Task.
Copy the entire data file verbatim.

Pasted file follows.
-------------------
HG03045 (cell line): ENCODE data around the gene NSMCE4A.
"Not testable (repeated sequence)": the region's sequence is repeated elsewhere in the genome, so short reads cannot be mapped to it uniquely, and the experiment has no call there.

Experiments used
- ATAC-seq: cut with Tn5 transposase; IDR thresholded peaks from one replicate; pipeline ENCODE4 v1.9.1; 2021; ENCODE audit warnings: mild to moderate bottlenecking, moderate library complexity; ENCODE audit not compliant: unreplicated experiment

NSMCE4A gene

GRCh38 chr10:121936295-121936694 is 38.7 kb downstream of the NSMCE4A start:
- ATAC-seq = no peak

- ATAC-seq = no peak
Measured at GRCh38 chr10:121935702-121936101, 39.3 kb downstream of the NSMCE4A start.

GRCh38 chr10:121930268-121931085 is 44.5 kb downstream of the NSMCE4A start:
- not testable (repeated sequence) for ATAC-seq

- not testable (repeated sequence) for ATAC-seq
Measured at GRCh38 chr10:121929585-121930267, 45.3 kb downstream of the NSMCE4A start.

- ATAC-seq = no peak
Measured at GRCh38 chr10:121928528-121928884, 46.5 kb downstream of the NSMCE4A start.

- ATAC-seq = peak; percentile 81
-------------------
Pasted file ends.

HG03045 (cell line): ENCODE data around the gene NSMCE4A.
"Not testable (repeated sequence)": the region's sequence is repeated elsewhere in the genome, so short reads cannot be mapped to it uniquely, and the experiment has no call there.

Experiments used
- ATAC-seq: cut with Tn5 transposase; IDR thresholded peaks from one replicate; pipeline ENCODE4 v1.9.1; 2021; ENCODE audit warnings: mild to moderate bottlenecking, moderate library complexity; ENCODE audit not compliant: unreplicated experiment

NSMCE4A gene

GRCh38 chr10:121936295-121936694 is 38.7 kb downstream of the NSMCE4A start:
- ATAC-seq = no peak

- ATAC-seq = no peak
Measured at GRCh38 chr10:121935702-121936101, 39.3 kb downstream of the NSMCE4A start.

GRCh38 chr10:121930268-121931085 is 44.5 kb downstream of the NSMCE4A start:
- not testable (repeated sequence) for ATAC-seq

- not testable (repeated sequence) for ATAC-seq
Measured at GRCh38 chr10:121929585-121930267, 45.3 kb downstream of the NSMCE4A start.

- ATAC-seq = no peak
Measured at GRCh38 chr10:121928528-121928884, 46.5 kb downstream of the NSMCE4A start.

- ATAC-seq = peak; percentile 81